In 2016, he voted against the so-called El Khomri law, named after then Labor Minister Myriam El- Khomri who is of Moroccan descent, even though it follows the philosophy of the right in that it reduces the burden on employers and makes it easier for companies to sack employees. It should be noted that Macron vowed to Philippe and Le Maire to prepare a new Labor Law that will be more radical in its changes that the El Khomri Law. The right had said that Khomri’s law “did not go far enough” in reforms.

On the other hand, the new prime minister is criticized for being close to the “nuclear lobby” in France because he had previously worked for the Areva nuclear industries company. He became director of public affairs at the company in 2007, but in effect he was responsible for keeping tabs on lawmakers who supported the nuclear industry and stand against those who opposed it. More than 70 percent of France’s energy is produced by nuclear generators.

During that time, it was said that Philippe opposed environmental-ecological policies and he later rejected the reduction in the country’s dependence on nuclear power. He justified his stances by constantly saying that given the choice between preserving the environment and job opportunities, he would choose the latter.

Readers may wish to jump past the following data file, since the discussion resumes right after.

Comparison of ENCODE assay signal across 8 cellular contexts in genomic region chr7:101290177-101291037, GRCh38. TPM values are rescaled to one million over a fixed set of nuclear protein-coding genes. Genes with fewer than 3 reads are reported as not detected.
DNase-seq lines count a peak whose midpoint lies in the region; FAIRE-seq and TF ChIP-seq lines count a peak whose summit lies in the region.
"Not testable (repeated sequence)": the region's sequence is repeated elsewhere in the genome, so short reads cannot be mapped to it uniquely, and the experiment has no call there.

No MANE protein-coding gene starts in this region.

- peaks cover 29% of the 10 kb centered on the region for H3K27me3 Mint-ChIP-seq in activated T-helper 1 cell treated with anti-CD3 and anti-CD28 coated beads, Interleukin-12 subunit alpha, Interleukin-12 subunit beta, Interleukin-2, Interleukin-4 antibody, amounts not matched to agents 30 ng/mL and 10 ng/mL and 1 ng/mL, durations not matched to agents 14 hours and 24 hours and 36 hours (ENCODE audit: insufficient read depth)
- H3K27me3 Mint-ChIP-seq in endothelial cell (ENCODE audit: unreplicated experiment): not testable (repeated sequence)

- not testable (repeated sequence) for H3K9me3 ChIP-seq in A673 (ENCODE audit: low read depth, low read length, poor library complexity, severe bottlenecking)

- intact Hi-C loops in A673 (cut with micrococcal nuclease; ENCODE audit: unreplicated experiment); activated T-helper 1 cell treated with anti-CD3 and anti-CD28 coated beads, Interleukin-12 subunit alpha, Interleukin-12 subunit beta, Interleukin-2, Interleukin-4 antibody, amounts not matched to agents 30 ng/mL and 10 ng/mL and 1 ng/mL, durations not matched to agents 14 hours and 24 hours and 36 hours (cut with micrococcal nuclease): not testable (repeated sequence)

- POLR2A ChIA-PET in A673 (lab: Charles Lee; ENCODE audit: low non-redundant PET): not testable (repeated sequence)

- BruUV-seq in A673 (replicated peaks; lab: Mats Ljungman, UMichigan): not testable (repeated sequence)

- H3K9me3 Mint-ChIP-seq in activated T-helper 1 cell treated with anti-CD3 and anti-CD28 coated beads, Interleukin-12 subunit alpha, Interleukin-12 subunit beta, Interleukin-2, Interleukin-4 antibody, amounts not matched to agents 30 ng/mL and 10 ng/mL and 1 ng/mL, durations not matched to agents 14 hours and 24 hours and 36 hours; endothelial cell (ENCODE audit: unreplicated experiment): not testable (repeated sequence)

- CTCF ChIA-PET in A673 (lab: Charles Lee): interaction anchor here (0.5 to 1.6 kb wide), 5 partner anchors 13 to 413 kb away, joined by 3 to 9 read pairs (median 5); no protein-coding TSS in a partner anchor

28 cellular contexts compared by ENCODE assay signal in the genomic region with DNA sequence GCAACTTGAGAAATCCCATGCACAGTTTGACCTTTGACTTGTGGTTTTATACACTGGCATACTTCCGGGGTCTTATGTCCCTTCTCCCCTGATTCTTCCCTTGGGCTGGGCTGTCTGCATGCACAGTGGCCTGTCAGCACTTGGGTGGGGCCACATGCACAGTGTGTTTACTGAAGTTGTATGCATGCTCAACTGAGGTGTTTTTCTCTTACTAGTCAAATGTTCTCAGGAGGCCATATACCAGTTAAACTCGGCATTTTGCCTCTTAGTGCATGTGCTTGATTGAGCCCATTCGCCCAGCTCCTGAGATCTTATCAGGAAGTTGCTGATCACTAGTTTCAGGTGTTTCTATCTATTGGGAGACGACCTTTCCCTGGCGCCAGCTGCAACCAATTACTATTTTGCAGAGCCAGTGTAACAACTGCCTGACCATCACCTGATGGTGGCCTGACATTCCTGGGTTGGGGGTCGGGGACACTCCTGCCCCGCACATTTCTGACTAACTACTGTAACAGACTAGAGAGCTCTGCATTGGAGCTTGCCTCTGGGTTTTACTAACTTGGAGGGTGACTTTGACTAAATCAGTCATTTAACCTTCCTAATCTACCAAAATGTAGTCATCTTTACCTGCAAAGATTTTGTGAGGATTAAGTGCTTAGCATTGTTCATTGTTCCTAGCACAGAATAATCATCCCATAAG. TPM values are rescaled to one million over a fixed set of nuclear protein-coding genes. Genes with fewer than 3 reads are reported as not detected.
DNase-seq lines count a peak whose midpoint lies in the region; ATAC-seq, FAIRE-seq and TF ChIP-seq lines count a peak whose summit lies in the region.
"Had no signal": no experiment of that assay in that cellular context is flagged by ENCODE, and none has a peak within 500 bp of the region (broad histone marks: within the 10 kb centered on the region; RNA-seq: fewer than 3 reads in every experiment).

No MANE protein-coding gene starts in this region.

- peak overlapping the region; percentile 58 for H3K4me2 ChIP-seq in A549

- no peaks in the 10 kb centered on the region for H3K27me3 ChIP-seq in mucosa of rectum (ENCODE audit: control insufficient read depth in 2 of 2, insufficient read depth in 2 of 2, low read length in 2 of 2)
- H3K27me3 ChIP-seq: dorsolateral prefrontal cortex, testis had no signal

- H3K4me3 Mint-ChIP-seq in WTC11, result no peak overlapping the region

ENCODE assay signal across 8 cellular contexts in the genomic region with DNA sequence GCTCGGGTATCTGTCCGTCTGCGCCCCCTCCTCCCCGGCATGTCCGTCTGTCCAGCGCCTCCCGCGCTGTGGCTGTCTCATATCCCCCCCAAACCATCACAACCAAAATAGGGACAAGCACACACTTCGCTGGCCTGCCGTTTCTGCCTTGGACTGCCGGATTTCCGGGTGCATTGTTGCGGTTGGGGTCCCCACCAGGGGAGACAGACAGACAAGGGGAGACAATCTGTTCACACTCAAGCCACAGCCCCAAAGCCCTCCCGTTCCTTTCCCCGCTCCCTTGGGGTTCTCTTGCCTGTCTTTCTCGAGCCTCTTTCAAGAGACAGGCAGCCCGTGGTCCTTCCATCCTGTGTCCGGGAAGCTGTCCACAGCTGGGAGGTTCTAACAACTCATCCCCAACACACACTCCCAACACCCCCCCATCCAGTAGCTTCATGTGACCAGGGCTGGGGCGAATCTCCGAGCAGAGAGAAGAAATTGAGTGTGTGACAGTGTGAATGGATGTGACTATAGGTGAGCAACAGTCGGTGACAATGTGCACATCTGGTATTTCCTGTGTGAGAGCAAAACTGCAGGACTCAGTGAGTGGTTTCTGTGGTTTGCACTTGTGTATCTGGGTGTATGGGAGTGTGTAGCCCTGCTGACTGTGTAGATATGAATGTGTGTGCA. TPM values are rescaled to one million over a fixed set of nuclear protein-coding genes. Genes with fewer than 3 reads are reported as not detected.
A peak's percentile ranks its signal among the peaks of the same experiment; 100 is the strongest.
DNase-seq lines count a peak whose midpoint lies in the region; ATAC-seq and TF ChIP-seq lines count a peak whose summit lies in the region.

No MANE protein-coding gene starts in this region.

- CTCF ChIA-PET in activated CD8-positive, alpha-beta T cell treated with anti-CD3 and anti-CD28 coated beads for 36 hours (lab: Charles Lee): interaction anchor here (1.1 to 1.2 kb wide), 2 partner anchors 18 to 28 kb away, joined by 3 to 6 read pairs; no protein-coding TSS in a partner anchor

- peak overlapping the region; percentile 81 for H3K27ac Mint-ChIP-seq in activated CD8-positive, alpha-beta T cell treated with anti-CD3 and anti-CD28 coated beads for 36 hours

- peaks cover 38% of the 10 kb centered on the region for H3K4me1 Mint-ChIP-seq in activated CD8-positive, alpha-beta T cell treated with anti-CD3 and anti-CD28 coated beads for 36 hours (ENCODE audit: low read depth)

Philippe, and consequently Macron, came under fire from environmentalists for these stances. The new prime minister could find himself at loggerheads with current Minister of Ecological and Solidary Transition Nicolas Hulot, a fierce defender of the environment and an advocate of France gradually abandoning nuclear power.

Drawing Hulot to join the cabinet was among Macron’s political successes because the minister had previously rejected offers from former President Hollande and Nicolas Sarkozy to become a minister.